CBI turning screws on Government over business rates - Dunlop Heywood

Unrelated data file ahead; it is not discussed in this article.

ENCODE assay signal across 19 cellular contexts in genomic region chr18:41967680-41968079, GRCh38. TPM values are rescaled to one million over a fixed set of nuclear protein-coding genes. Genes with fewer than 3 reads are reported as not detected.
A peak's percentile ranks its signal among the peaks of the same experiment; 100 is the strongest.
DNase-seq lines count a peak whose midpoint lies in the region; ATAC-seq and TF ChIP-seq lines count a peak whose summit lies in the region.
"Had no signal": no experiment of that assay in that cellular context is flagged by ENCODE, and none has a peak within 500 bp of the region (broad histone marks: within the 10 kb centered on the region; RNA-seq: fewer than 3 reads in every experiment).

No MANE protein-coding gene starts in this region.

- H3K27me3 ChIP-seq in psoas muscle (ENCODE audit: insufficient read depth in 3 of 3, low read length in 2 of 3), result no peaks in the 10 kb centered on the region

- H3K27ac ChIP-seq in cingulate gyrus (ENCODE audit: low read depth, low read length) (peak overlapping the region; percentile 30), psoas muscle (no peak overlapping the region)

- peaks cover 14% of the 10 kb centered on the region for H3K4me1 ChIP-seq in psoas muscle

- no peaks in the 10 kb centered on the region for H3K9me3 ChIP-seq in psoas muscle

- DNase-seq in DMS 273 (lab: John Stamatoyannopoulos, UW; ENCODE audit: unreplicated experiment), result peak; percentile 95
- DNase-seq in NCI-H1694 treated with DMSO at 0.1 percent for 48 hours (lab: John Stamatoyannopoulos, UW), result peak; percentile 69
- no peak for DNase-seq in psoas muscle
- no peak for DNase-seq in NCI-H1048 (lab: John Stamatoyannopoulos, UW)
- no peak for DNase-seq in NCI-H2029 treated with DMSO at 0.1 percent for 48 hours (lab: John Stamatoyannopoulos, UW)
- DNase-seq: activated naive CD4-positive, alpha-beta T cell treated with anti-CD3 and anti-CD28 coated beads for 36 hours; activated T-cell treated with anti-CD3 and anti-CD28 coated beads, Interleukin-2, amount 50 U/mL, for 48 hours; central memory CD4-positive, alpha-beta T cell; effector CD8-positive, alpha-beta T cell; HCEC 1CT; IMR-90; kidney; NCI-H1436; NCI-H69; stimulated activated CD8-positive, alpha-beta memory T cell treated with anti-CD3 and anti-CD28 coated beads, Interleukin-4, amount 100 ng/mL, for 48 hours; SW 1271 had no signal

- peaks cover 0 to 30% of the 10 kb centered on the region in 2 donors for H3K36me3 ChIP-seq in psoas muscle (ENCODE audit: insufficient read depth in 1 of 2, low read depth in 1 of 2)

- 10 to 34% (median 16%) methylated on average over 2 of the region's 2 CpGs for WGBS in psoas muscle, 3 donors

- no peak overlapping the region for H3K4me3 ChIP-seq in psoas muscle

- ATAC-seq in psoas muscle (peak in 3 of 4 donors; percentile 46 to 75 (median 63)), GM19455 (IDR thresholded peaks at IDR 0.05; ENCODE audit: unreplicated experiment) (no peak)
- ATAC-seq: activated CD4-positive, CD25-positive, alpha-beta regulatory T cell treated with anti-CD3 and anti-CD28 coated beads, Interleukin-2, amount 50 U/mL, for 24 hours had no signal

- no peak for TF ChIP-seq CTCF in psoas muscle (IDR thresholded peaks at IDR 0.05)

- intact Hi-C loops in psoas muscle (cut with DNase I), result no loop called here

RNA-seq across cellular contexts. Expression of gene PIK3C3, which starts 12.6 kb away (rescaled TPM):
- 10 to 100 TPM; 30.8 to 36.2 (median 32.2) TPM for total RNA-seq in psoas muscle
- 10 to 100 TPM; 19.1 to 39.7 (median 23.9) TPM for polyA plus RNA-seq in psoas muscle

Director General of the CBI Dame Carolyn Fairbairn is turning the screws on the Government over business rates. The CBI boss had written to the Chancellor to press the case of a full overhaul of business rates, with special mentions for retailers and manufacturers. The timing is no coincidence with the next full budget less than a month away. Dame Carolyn has always been a staunch remainer in the Brexit debate but now seems to be striking a more positive note and acknowledging a ‘Boris bounce’ in confidence among CBI members. She was also due to meet Mr Javid next week, before his shock resignation, to discuss the eagerly anticipated Budget. In her letter, which has been picked up by the national media, Dame Carolyn says that business rates are dragging down many parts of the country and adding to the woes on struggling high streets. The CBI wants a comprehensive review that will slash the bills paid by firms by the end of 2020. The measures it has put forward – such as removing VAT from plant and machinery – would cost the Treasury £800million annually. Supermarkets are also piling on the pressure with Marks & Spencer blaming business rates for its decision to close more than 100 stores over the next two years. Its rates bill is said to be more than £180million in rates a year. That pales when compared to rival Tesco which says its annual business rates’ bill had almost doubled to £700million since 2010. Elsewhere, there is a little more cheer with the confirmation from the Government on its increase in the retail relief for businesses with an RV up to £51,000 from 33% to 50% next financial year (part of the Conservative manifesto commitment) and the new announcement over the weekend of an additional £1,000 rate relief for pubs with an RV up to £100,000. Around 11,300 pubs won’t be paying any business rates, with a further 24,000 sharing a £24.5m relief pot between them. This effectively re-introduces a relief from three years ago but these are for one year only – at this moment.
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